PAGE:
The God of Wine, Merriment, and Theater
"Dionysus was the son of Zeus and Semele, a daughter of Cadmus (king of Thebes). Out of jealousy, Hera, the wife of Zeus, persuaded the pregnant Semele to prove her lover’s divinity by requesting that he appear in his real person. Zeus complied, but his power was too great for the mortal Semele, who was blasted with thunderbolts. However, Zeus saved his son by sewing him up in his thigh and keeping him there until he reached maturity, so that he was twice born. Dionysus was then conveyed by the god Hermes to be brought up by the bacchantes (maenads, or thyiads) of Nysa, a purely imaginary spot" (Encyclopedia Britannica).
Dionysus' impact on the real world
"Homer describes the god as the ‘joy of men’ and Hesiod likewise describes him as ‘much-cheering’. This is no doubt because Dionysus is credited with giving man the gift of wine. The god gave Ikarios, a noble citizen of Ikaria in Attica, the vine tree. From this, Ikarios made wine which he shared with a group of passing shepherds. However, unaware of the stupefying effects of wine, the shepherds thought they had been poisoned and so swiftly took revenge and killed the unfortunate Ikarios. Notwithstanding this inauspicious start to the wine industry, wine became an extremely popular drink in antiquity. The Greeks usually drank wine diluted with water (one part wine to three parts water), mixed in a large krater vessel. Wine was drunk at banquets, festivals, and private parties, in particular, at a symposium, a kind of informal, male-only drinking session where guests reclined on a couch (kline) and engaged in conversation on topics ranging from gossip to philosophy"(Ancient History Encyclopedia).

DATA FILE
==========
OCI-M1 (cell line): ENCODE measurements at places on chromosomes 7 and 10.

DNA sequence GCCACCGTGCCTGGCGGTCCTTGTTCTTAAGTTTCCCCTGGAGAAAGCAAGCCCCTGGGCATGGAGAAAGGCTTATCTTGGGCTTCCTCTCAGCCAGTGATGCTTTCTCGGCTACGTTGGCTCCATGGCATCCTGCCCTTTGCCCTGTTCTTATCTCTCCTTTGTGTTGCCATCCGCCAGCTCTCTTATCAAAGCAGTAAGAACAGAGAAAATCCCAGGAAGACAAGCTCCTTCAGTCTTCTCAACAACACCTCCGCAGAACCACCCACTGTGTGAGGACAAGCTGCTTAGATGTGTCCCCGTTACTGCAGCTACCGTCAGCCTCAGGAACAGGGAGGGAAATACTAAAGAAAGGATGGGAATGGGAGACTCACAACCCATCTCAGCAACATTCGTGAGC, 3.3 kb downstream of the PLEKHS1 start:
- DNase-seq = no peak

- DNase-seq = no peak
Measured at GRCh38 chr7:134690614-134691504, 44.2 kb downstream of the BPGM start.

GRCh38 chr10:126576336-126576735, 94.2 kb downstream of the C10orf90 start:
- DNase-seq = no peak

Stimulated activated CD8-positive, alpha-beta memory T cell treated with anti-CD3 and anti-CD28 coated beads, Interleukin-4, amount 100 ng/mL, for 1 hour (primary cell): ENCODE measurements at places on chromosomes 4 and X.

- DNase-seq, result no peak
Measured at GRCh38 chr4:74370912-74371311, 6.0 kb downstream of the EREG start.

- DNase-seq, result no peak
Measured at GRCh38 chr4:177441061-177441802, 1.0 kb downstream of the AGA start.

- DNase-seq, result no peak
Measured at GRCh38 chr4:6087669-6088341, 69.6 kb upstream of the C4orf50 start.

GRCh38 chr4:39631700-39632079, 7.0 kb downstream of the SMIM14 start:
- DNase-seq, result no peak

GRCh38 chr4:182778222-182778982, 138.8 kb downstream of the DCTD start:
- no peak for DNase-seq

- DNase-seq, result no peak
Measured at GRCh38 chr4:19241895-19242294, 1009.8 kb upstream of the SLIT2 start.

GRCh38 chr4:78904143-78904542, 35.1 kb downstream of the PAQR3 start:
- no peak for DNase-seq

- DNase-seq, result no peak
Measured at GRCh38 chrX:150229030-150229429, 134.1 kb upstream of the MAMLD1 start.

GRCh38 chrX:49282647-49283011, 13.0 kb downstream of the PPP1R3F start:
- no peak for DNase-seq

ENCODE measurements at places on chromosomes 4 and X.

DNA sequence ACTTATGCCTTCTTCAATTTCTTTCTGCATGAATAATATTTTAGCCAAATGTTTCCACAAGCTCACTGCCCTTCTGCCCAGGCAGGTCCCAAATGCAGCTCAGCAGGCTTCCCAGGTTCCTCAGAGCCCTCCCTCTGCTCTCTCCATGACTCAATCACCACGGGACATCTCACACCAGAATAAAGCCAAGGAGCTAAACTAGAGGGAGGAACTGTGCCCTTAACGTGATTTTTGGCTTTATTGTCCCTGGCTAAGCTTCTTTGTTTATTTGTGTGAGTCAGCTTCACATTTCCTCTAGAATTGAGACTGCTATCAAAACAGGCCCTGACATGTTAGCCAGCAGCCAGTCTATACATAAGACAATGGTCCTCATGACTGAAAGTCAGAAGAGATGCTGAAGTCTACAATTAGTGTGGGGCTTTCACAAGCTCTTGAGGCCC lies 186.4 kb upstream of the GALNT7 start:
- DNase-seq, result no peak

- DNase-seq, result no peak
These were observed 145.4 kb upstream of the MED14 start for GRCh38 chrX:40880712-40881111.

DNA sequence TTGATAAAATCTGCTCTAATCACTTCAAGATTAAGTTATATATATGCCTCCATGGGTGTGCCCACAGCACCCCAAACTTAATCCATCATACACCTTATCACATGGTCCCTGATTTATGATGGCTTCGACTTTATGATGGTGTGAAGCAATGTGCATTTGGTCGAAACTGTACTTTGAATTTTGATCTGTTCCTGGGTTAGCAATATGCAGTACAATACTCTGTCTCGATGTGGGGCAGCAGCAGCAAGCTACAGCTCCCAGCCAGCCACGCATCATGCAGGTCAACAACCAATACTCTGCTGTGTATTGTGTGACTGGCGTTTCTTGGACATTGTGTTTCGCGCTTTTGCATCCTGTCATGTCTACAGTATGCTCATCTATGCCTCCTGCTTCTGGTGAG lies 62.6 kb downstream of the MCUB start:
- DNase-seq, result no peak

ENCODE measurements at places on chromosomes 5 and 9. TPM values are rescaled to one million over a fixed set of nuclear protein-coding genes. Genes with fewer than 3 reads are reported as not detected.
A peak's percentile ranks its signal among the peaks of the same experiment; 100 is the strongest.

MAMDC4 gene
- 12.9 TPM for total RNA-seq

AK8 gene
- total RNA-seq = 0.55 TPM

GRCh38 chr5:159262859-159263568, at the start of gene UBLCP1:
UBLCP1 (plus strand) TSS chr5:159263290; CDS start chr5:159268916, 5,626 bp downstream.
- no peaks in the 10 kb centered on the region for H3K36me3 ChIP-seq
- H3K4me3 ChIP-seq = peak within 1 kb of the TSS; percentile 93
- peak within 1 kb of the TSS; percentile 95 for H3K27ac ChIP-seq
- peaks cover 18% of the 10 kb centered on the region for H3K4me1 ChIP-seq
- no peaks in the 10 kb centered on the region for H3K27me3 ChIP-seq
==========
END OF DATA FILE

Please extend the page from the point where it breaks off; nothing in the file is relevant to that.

DIonysus In Mythology
Dionysus wandered through many lands, teaching men the culture of the vine and the mysteries of his cult. He was followed by an entourage of satyrs, sileni, maenads, and nymphs. Many festivals were held in honor of Dionysus; most famous were the Lesser or Rural Dionysia (in late December), the Greater or City Dionysia (in late spring), the Anthesteria (in early spring), and the Lenaea (in winter). His characteristic worship was ecstatic and women were prominently involved. Votaries, through music, dancing, and drinking, and through eating flesh and blood of sacrificial animals, attempted to merge their identities with nature. Later, however, the worship of Dionysus became more formalized and calm. It was believed that not only could he liberate and inspire man through wine and ecstatic frenzy, but he could endow him directly with divine creativity. Dionysus thus came to be considered a patron of the arts. He was variously represented as a full-grown bearded man, as a beast, and as a delicate, effeminate youth. The Romans identified him with Liber and with Bacchus, who was more properly the god of wine" (Columbia Electronic Encyclopedia).
"Dionysus." Encyclopedia Britannica Online. Ed. The Encyclopedia Britannica Editorial Staff. Encyclopedia Britannica, 03 Feb. 2014. Web. 08 Nov. 2014.
Cartwright, Mark. "Ancient History Encyclopedia." Ancient History Encyclopedia. NuSphere,TsoHost,UserHost, 16 Sept. 2012. Web. 08 Nov. 2014.